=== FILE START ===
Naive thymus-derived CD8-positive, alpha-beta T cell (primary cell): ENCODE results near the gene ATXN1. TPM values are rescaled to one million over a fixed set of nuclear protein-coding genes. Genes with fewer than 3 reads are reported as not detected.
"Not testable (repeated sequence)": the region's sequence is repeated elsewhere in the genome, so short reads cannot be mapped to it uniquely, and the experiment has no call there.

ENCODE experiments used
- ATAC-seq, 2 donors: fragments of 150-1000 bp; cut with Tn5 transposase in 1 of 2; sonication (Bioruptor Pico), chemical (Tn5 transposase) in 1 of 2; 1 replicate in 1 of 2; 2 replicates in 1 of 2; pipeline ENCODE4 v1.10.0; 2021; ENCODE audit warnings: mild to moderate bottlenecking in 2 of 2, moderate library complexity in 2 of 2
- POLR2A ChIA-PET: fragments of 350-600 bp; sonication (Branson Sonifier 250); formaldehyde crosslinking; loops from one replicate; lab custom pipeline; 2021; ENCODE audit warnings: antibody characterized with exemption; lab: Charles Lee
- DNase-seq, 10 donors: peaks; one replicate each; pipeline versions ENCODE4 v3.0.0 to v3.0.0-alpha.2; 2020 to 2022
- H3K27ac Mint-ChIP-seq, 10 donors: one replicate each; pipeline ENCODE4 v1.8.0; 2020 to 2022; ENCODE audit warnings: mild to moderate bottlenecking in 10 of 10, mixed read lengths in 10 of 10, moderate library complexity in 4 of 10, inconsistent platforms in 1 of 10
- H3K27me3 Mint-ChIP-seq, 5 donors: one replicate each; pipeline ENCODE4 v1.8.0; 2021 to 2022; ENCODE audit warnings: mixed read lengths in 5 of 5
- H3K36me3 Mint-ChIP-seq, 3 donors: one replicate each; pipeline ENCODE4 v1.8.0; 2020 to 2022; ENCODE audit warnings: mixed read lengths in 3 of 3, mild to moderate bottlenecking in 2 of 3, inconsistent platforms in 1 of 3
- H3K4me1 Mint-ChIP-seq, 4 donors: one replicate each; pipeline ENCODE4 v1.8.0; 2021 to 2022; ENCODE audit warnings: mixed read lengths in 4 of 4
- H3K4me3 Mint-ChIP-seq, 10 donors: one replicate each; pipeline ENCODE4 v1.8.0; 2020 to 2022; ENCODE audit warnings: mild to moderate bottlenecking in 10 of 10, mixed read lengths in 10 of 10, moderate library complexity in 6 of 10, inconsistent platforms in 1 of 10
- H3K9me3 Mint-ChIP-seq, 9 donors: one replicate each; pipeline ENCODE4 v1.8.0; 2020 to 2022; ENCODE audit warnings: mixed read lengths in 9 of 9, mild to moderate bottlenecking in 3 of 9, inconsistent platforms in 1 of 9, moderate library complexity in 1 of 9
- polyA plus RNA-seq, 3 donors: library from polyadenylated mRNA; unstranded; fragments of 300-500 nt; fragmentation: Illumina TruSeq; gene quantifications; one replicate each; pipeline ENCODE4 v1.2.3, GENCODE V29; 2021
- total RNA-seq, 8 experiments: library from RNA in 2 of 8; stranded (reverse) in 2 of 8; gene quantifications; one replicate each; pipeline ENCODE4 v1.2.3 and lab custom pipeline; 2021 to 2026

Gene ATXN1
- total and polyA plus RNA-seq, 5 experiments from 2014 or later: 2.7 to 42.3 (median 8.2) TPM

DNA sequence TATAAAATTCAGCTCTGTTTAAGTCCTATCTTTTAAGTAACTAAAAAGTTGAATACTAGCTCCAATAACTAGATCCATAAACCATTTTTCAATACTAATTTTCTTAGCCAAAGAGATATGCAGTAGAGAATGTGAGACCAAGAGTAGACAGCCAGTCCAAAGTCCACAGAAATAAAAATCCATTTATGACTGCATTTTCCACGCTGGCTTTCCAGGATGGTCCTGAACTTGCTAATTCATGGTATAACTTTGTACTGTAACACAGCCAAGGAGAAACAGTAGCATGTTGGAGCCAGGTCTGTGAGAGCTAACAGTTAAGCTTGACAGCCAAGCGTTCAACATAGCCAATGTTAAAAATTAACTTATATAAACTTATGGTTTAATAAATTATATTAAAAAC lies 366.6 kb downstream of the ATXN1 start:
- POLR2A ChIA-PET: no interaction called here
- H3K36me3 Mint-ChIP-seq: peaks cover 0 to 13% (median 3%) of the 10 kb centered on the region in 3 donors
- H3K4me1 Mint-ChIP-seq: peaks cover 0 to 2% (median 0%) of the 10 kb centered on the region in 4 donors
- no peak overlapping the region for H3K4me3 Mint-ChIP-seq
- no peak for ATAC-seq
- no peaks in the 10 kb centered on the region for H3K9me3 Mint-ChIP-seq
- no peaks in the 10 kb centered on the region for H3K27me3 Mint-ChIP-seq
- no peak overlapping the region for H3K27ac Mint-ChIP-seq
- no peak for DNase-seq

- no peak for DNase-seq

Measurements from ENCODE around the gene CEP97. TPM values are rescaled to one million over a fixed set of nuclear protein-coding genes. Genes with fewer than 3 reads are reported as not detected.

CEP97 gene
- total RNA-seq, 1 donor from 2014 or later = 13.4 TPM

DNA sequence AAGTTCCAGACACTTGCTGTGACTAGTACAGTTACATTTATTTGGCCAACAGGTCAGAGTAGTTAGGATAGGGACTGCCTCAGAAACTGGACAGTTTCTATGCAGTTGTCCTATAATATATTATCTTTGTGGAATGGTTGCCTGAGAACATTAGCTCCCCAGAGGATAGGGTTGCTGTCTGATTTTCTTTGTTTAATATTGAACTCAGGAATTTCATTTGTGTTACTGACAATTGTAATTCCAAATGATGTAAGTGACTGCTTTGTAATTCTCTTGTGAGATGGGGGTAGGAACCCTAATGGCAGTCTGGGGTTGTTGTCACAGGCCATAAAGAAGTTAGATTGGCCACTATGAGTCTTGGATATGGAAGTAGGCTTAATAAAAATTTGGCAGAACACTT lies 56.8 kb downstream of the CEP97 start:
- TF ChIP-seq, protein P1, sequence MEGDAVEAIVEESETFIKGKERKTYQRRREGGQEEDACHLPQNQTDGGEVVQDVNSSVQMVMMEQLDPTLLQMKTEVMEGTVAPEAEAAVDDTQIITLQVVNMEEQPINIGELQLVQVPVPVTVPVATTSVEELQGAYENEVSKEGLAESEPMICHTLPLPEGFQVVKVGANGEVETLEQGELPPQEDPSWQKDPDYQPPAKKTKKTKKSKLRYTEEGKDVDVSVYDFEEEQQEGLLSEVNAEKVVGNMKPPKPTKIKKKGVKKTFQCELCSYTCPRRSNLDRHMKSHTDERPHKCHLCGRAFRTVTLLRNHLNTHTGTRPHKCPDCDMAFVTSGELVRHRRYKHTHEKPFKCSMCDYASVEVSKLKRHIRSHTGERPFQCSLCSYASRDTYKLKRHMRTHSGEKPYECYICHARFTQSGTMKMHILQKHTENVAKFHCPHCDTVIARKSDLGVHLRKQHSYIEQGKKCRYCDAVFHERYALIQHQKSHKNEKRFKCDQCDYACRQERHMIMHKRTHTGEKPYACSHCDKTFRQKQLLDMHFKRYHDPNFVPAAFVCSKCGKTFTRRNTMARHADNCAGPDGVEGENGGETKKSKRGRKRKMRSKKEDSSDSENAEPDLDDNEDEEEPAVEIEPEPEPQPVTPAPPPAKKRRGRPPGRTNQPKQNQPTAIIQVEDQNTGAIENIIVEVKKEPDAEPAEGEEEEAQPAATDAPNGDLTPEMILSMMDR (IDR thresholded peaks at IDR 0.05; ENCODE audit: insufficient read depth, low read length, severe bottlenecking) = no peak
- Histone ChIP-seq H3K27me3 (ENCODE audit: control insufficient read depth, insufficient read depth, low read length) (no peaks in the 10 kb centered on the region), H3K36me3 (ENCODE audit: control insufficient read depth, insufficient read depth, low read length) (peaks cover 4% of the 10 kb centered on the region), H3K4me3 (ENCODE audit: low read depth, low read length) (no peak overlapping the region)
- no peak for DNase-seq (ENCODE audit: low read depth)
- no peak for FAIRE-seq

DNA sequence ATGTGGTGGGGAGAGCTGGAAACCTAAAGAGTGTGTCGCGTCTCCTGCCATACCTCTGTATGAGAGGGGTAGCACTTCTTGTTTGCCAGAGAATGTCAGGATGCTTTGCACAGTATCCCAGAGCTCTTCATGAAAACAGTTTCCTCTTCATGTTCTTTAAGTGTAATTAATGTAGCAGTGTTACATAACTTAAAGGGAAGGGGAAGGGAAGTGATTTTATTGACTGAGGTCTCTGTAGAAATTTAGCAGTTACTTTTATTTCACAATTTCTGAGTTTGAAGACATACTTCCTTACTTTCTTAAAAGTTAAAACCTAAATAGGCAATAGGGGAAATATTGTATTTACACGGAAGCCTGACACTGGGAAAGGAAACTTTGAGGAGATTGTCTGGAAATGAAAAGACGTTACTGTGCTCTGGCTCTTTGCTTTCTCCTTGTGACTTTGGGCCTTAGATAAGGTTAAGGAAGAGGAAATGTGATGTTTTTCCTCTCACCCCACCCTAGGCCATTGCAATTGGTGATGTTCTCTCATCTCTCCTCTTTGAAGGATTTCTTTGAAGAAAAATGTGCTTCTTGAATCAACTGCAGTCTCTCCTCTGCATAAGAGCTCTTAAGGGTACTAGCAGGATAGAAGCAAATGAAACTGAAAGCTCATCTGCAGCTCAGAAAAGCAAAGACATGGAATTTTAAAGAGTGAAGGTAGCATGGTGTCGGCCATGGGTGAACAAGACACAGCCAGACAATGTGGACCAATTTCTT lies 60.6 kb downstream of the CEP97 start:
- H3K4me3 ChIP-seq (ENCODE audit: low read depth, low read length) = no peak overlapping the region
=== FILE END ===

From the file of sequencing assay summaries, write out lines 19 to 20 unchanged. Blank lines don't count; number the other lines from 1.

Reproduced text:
- H3K36me3 Mint-ChIP-seq: peaks cover 0 to 13% (median 3%) of the 10 kb centered on the region in 3 donors
- H3K4me1 Mint-ChIP-seq: peaks cover 0 to 2% (median 0%) of the 10 kb centered on the region in 4 donors